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Plantar Fasciitis Treatment in Santa Barbara

Foot Anatomy

young woman stretching footThe plantar fascia consists of dense bands of connective tissue deep below the skin that extend out in a fan like shape from the heel bone to the toes. You can feel this tissue tighten if by pulling your toes and foot up towards your head. Tension in the plantar fascia acts to help maintain the arch of the foot. During walking or running, the arch flattens, allowing the foot to absorb shock as it makes contact with the ground. Repetitive trauma to this tissue can produce micro-tears, the signature of plantar fasciitis.

The plantar fascia is most commonly injured near its attachment point on the medial tubercle of the calcaneus.


What causes Plantar Fasciitis?

Plantar fasciitis is thought to be caused by repetitive stress of the plantar fascia which results in micro-tears of these bands as they arise from the heel. Because these tears usually don’t occur from a single traumatic event, the onset of irritation or inflammation is gradual and increases with activity over time.

Plantar fasciitis is more common in those over the age of 40 and slightly more often in women than in men. This inflammation of the plantar fascia may however develop in very active individuals who are in their teens or twenties. People with extremely flat feet or unusually high arches are also more prone to plantar fasciitis because of improper biomechanics and increased stress on the fascia. Jobs that require being on your feet all day, or a lot of walking may also lead to the development of plantar fasciitis. A sudden weight gain may also increase stress to an otherwise normal plantar fascia.

Symptoms and Diagnosis

Diagnosis of plantar fasciitis is made by obtaining the patient’s history and performing a physical examination. Palpation will reveal tenderness at the bottom of the foot (usually near the heel). The area of tenderness may spread towards the toes as the condition worsens.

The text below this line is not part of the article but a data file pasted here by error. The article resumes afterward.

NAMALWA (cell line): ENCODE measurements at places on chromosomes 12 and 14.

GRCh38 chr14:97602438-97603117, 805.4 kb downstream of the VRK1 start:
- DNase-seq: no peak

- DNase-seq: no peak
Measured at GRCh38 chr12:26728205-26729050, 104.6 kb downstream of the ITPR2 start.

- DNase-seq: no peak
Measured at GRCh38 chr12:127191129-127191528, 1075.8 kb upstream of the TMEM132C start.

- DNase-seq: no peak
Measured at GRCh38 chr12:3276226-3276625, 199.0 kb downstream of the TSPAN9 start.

Pain is often felt on the first step out of bed in the morning or when beginning an activity after rest. At this time, the tissue is tight and not yet warmed up. Simple movements will stretch the fascia (including the injured area) and create pain. As your foot warms up, the pain generally subsides. If the condition persists, pain will worsen and get to the point where it is felt throughout the day.

In prolonged cases of plantar fasciitis (or when left untreated), the result may be the formation of a bone spur off the calcaneus at the origin of the plantar fascia tissue. This bone spur itself is not the cause of pain, but rather the result of chronic irritation to the bone caused by the stretching of the tight tissue.


In our office, treatment may consist of:

  • Ultrasound
  • Soft tissue mobilization / transverse friction massage
  • Ice
  • Stretching and strengthening exercises
  • Patient education on different techniques used to decrease stress placed on the plantar fascia
  • Orthotics

Tight calf muscles will increase the stress on the fascia and predispose you to plantar fasciitis. Therefore, a program of stretching the calf muscle and Achilles tendon are the mainstay of treating the condition and lessening the chance of recurrence. Your doctor may suggest purchasing a slant board to help make the stretching process easier.

Strengthening the intrinsic muscles of the foot will help support the arch and decrease stress on the plantar fascia. Custom orthotics or the use of a heel cushion in your shoes will also decrease stress on the fascia, while rolling a golf ball under your foot is a great way to provide a self massage.

Temporarily abstaining from the activity or activities that aggravate the fascia is also necessary for the condition to resolve. If the condition is severe, a night splint may be recommended to provide a gentle and prolonged stretch to the calf muscle while you sleep. Your medical doctor may suggest oral anti-inflammatories to facilitate resolution.

Home Exercises

1. Frozen can roll

Roll your bare injured foot back and forth from the ball of the foot to the heel over a frozen juice or water can. This is a good exercise after activity because not only stretches the plantar fascia but provides cold therapy to the injured area.


2. Stair Stretch

Stand on a step on the balls for your feet, hold the rail or wall for balance. Slow lower the heel of the injured foot to stretch the arch of your foot. Hold 30 seconds and repeat.


3. Calf/Achilles Stretch

Stand facing a wall place your hands on the wall chest high. Move the injured heel back and with the foot flat on the floor. Move the other leg forward and slowly lean toward the wall until you feel a stretch through the calf, hold 30 seconds and repeat.



Plantar Fasciitis Treatment Santa Barbara, CA | (805) 565-5252